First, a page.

In the name of freedom and equality for all, the 60s activist impulse was diverted from idealism to cynicism in a scramble for “a fair piece of the pie”. Luxury items and lifestyle took the place of failed ideals. “Bliss out” was replaced by “drown out” the pain and the repressed gloom with stuff and games and substances. Depression became the new epidemic, and Prozac (or cocaine) the new drug of choice. The quest for personal freedom to enjoy life and not “be screwed by the system” or “ground down by the Establishment” had to be diverted into “making the system work for you”. You could now use that old evil of money to capture life on your own terms with whatever amusements and pleasures took the place of the old ideals of “universal love, brother-and-sisterhood, peace, and freedom”. However, the old inequities and class divisions had not really gone away and the rich got progressively richer and the poor fell farther and farther behind – which is where we find ourselves now.
The boomers had largely abandoned the old, inherited paths to salvation through tradition, established ways, adherence to religious custom, respect for class and appropriate expectations for one’s inherited position, marriage and family, financial reward for hard work and integrity, and “doing one’s duty”. Now it became all about personal expectations and agenda. The old paths to “salvation” out of chaos, failure, and disorder had been replaced by finding one’s own way to meaning. Salvation was in whatever you chose as your personal path to “self-actualization”.
As Emberley points out, some reverted to “that old-time religion” as they aged, but moved to more energetic and active forms of it in Evangelicalism and Charismaticism, or perhaps into soft forms of oriental faiths, especially Buddhism and Yoga—which are still very popular. In fact, recent data on religious affiliation and practice in the US suggest that, next to “no religious affiliation”, Buddhism is the fastest growing faith preference in North America. Many serious scientists have been quietly turning in that direction as well in order to seek inner peace and meaning as they deal with the semi-mystical and elusive realities of Chaos Theory and the Quantum Universe.
“Personal peace and affluence”, as Francis Schaeffer diagnosed the age even as it unfolded, was the boomer road to salvation, the way of escape from despair and hopelessness. Every society which exists and has ever existed either lives by a path to meaning which has already been established and generally accepted , or, if that established path has collapsed or been radically uprooted, sets out to find another one. When such upheavals occur, the times are troubled and great turmoil ensues.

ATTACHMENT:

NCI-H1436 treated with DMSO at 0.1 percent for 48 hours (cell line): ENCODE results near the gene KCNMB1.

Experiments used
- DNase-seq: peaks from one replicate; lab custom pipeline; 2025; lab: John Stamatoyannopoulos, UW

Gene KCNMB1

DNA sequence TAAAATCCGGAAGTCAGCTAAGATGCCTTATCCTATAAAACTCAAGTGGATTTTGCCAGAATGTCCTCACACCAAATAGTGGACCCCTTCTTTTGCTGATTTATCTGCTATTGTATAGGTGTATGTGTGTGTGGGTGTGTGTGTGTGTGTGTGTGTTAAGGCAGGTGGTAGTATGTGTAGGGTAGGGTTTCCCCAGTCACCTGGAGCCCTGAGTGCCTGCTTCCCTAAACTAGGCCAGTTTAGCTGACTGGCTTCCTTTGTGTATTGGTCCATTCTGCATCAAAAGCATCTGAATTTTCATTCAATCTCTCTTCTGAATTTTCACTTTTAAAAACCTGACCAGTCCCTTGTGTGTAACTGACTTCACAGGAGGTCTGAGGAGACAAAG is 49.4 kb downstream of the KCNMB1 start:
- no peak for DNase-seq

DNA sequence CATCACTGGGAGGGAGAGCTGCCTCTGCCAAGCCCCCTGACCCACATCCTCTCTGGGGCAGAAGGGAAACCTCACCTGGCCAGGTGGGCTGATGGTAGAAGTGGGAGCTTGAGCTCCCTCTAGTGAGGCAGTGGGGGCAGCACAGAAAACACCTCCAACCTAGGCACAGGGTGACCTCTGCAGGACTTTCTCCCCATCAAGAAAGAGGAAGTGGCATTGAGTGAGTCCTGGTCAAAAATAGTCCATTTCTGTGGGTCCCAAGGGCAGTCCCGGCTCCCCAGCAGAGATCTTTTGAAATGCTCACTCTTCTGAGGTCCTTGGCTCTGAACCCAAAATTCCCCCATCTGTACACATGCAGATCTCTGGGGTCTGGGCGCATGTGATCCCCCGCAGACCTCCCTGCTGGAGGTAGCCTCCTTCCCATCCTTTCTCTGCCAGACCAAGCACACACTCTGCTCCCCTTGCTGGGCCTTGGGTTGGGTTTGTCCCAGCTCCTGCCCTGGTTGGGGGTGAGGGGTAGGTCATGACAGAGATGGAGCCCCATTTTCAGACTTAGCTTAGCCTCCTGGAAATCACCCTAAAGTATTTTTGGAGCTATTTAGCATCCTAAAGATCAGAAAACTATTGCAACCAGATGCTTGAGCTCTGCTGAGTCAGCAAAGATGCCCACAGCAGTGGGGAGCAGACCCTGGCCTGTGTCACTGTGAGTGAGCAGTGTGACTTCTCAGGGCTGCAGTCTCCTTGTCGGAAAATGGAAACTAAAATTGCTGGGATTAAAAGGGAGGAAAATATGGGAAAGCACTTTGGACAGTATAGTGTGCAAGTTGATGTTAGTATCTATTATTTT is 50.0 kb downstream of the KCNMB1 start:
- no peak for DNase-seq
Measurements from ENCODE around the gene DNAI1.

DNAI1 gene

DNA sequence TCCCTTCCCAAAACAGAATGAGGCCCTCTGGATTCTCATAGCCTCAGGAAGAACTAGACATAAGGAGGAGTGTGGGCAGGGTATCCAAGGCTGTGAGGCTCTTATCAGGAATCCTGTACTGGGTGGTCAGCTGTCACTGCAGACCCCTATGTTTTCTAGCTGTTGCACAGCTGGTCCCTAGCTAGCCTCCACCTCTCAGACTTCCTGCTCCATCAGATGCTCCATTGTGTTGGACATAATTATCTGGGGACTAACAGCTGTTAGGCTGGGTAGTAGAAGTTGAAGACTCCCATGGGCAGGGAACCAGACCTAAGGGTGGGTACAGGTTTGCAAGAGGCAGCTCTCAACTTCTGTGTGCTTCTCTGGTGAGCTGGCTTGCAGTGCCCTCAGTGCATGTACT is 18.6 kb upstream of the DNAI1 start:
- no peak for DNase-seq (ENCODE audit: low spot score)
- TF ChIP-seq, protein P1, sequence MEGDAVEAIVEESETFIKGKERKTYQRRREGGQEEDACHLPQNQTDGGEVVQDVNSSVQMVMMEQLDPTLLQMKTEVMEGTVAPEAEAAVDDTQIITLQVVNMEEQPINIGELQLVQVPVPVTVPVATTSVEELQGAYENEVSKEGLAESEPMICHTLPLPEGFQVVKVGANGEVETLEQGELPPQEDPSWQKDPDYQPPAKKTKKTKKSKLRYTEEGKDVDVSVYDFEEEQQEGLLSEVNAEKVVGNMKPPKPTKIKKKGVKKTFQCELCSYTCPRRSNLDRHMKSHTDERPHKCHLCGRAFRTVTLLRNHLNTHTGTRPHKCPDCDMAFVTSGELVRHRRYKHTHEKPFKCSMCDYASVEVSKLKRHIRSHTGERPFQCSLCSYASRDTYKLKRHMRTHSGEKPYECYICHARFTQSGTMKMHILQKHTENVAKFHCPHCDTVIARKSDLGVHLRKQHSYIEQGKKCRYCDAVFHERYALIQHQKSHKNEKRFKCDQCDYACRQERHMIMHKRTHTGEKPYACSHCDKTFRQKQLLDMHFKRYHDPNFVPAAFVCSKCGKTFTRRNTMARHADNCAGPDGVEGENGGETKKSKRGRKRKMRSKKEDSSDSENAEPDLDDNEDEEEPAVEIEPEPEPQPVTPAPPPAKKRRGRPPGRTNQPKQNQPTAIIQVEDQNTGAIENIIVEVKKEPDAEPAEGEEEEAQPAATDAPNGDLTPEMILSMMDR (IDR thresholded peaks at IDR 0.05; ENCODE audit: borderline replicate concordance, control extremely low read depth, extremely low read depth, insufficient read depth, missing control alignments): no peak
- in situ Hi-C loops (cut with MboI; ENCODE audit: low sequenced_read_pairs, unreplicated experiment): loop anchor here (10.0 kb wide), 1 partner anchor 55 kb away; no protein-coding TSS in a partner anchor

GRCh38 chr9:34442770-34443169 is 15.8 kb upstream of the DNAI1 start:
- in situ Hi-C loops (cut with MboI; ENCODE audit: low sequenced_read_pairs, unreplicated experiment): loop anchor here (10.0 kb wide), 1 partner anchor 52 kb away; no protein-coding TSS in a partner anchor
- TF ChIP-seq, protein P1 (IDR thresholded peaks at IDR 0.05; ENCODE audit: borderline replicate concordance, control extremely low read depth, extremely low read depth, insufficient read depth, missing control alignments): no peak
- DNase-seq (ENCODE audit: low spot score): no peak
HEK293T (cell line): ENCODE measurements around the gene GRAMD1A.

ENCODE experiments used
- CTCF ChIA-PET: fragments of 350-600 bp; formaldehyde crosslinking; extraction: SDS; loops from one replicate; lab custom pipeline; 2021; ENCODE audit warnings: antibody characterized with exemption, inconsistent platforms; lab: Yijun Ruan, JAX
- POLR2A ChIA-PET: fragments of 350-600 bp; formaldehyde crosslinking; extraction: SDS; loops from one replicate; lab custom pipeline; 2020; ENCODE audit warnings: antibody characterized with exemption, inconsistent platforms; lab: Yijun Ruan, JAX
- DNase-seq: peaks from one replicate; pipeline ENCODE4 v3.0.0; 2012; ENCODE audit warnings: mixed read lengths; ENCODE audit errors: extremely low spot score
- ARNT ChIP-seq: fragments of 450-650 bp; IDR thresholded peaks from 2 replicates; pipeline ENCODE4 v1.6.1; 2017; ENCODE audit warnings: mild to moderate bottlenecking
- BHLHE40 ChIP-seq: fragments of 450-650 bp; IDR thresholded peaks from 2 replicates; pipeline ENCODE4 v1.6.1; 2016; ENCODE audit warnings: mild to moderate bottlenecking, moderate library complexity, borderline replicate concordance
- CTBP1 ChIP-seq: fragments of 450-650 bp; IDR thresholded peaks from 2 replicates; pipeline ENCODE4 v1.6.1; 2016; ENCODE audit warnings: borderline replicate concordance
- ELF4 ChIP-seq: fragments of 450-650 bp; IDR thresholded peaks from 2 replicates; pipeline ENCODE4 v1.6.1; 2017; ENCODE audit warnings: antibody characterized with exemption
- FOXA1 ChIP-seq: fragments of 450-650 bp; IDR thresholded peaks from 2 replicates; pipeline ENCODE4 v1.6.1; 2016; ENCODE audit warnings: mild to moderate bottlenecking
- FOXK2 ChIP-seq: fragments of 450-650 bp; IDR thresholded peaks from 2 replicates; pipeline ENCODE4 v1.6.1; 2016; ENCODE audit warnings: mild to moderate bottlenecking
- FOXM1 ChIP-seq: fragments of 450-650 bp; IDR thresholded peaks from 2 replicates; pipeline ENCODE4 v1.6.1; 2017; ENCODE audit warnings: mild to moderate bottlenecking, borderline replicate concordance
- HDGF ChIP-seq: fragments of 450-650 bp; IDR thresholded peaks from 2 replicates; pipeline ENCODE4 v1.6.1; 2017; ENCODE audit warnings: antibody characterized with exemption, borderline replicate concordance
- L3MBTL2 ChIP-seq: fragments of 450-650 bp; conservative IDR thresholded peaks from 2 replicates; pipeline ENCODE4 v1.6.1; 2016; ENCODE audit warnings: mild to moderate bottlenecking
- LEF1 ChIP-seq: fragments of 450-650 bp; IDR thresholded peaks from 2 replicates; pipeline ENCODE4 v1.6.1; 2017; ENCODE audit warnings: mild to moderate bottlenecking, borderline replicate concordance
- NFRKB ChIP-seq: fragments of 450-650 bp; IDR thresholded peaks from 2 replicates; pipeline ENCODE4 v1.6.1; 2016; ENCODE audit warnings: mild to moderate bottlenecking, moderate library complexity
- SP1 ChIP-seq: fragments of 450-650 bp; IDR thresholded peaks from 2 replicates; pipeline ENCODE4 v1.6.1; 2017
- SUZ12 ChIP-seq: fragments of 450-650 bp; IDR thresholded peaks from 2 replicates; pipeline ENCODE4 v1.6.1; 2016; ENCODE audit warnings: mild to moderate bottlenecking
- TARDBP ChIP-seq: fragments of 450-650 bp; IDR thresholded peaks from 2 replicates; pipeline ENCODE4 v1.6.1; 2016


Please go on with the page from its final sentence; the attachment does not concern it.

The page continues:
The Boomers sowed the wind when, as the Chicago 1 album put it, it sought to “Tear the system down, tear it down to the ground”. Lamentably, as they forsook their old idealism, they went over to the hedonistic side of their “cultural revolution”. Now, forty years later, what they seem to be leaving to their Gen-X children and the Millennials resembles a cultural wasteland filled with a whirlwind of violence and expectations of impending apocalypse. The planetary environment is in severe distress and the socio-politico-economic infrastructure is strained to breaking point and quite unsustainable for much longer. Yet the boomers still control and refuse to relinquish their self-serving stranglehold on the levers of power in the corporate, social, and political institutions which dictate most of what life will be like for the 99.5% of the rest of humanity who support the elitist paradigm.
For the Millennials and Gen-Xers who will soon be and already are moving into the positions of executive power (as in Canada where our two-term Prime Minister is a Gen-Xer), they have the opportunity to learn from the Boomer debacle. Rather than being irresponsibly seduced by false promises of some sort of hairy-fairy Aquarian Utopia built on romantic dream-castles, they see quite well and more practically that the old ways are disintegrating, and have been for decades. What is also clear is that their parents have done very poorly at managing the foundations as they have pursued a completely unsustainable paradigm of luxury retirement built on unceasing GDP growth .
The big question is where the upcoming movers and shakers of the world will turn to for their answers. What will be their salvation strategy to preserve enough of Planet Earth to continue as a living, thriving “Garden of Eden” in a universe that seems to have produced only one of its kind? At the very least, it seems that they can hardly do worse than their immediate forebears.